After helming 2016's Deadpool, Tim Miller soon became one of Hollywood's most in-demand directors. After creative differences with Ryan Reynolds led to the filmmaker walking away from that movie's sequel, he set about rebooting the Terminator franchise alongside James Cameron - welcome news after the disastrous Terminator Genisys a few years prior.
Terminator: Dark Fate ended up earning positive reviews and a surprising amount of praise from fans, but it didn't make an impact at the box office. With only $62 million in North America and a total $261 million worldwide, the movie was deemed a flop and seemingly put the iconic franchise back on the shelf.
For whatever reason, it just didn't resonate with moviegoers, and Cameron, who directed Terminator and Terminator 2: Judgement Day, has now weighed in on what went wrong. A producer on the movie, after making the mistake of lending Genisys his blessing in a featurette, he's more than willing to put the blame on his own shoulders.
"I think the problem, and I’m going to wear this one, is that I refused to do it without Arnold," he tells Deadline (via SFFGazette.com). "Tim didn’t want Arnold, but I said, 'Look, I don’t want that. Arnold and I have been friends for 40 years, and I could hear it, and it would go like this: 'Jim, I can’t believe you’re making a Terminator movie without me.''
"It just didn’t mean that much to me to do it, but I said, 'If you guys could see your way clear to bringing Arnold back and then, you know, I’d be happy to be involved.'"
"And then Tim wanted Linda. I think what happened is, I think the movie could have survived having Linda in it, I think it could have survived having Arnold in it, but when you put Linda and Arnold in it and then, you know, she’s 60-something, he’s 70-something, all of a sudden it wasn’t your Terminator movie, it wasn’t even your dad’s Terminator movie, it was your granddad’s Terminator movie. And we didn’t see that."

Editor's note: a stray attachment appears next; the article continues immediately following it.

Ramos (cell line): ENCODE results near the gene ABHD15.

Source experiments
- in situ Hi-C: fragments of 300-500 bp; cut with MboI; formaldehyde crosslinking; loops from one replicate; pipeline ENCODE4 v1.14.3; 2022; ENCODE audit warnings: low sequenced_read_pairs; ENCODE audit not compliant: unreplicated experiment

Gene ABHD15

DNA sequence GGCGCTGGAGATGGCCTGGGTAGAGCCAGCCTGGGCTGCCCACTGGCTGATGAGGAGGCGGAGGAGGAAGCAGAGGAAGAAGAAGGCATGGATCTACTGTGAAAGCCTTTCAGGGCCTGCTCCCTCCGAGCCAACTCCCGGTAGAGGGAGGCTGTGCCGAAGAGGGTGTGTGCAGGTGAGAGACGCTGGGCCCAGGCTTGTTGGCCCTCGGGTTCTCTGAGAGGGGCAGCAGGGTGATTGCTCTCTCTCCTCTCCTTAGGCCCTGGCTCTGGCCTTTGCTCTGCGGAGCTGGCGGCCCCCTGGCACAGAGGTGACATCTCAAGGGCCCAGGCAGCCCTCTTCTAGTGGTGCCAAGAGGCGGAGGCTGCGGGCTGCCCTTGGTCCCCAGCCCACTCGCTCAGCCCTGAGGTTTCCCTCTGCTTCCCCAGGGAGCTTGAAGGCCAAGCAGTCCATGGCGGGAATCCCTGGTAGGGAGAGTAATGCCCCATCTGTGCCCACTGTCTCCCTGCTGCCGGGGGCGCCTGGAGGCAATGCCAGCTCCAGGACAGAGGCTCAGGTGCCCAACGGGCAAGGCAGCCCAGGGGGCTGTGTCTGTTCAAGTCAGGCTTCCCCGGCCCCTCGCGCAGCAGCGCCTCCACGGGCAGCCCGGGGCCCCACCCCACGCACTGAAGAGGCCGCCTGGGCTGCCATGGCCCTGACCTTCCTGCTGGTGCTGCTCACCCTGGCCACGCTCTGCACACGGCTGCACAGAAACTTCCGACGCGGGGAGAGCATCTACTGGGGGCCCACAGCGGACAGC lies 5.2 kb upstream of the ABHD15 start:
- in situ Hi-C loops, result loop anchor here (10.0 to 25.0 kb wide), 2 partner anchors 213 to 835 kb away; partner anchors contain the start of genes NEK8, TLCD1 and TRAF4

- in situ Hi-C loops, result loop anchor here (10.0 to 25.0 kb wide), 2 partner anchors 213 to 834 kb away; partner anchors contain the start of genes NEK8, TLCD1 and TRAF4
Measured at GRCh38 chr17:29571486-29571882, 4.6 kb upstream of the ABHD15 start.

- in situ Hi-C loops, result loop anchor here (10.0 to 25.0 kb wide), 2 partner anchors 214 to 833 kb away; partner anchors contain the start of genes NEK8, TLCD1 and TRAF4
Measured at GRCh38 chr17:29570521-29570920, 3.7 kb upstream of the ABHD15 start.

"We loved it, we thought it was cool, you know, that we were making this sort of direct sequel to a movie that came out in 1991. And young moviegoing audiences weren’t born. They wouldn’t even have been born for another 10 years. So, it was just our own myopia. We kind of got a little high on our own supply, and I think that’s the lesson there."
That's an interesting way to look at it, but the Avatar: The Way of Water director isn't wrong. The movie relied heavily on the nostalgia factor and, while longtime fans were excited to see the original leads reunite, it was a creative decision that quite clearly didn't have widespread or mainstream appeal.
While a Terminator video game is in the works, we don't know what the plan is for the franchise in theaters. It seems likely that it will be put to one side for the foreseeable future, though now could be a good time to bring the property back to television as a streaming platform might be the perfect way to put a fresh spin on the war between man and machine.
It's a real shame that the movies have been on the decline since Terminator 2: Judgement Day was released way back in 1991, but a full-blown reboot with no links to the original seems like the best possible option at this stage.
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